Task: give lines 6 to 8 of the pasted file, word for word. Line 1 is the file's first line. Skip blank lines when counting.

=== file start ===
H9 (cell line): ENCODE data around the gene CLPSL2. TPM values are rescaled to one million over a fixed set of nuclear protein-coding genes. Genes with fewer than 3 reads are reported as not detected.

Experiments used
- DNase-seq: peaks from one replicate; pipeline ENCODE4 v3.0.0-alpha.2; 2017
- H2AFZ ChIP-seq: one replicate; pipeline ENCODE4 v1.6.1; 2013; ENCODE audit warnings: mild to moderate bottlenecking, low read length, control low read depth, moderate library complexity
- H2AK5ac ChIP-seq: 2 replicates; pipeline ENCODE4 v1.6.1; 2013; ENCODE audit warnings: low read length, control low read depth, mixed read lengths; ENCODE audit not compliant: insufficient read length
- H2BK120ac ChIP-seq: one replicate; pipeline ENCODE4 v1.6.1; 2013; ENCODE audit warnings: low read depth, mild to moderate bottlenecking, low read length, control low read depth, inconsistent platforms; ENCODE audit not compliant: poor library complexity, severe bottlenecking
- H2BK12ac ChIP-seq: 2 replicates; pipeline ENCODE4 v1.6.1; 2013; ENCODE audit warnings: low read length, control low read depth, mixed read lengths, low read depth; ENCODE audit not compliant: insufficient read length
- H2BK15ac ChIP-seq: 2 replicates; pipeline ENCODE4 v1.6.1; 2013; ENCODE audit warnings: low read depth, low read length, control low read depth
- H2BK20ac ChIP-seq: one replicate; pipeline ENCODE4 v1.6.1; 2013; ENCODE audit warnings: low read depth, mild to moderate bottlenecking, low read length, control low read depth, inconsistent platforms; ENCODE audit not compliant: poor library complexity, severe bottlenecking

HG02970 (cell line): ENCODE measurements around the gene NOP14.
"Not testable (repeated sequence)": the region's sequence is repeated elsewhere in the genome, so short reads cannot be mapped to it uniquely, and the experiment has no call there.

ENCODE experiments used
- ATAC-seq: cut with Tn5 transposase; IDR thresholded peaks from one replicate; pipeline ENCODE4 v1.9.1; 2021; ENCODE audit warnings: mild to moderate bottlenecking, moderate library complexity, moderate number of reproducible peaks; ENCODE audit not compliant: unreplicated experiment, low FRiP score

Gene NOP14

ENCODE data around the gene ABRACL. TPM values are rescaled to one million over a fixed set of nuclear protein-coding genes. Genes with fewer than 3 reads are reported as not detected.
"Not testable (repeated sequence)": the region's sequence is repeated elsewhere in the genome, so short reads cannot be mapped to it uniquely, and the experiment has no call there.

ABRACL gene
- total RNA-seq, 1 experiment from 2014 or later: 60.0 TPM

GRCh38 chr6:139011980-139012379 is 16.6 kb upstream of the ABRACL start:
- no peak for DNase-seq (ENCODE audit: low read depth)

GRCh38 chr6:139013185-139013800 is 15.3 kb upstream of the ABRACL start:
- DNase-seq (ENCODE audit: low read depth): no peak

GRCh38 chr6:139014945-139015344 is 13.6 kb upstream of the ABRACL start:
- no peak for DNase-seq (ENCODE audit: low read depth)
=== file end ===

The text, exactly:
- H2BK120ac ChIP-seq: one replicate; pipeline ENCODE4 v1.6.1; 2013; ENCODE audit warnings: low read depth, mild to moderate bottlenecking, low read length, control low read depth, inconsistent platforms; ENCODE audit not compliant: poor library complexity, severe bottlenecking
- H2BK12ac ChIP-seq: 2 replicates; pipeline ENCODE4 v1.6.1; 2013; ENCODE audit warnings: low read length, control low read depth, mixed read lengths, low read depth; ENCODE audit not compliant: insufficient read length
- H2BK15ac ChIP-seq: 2 replicates; pipeline ENCODE4 v1.6.1; 2013; ENCODE audit warnings: low read depth, low read length, control low read depth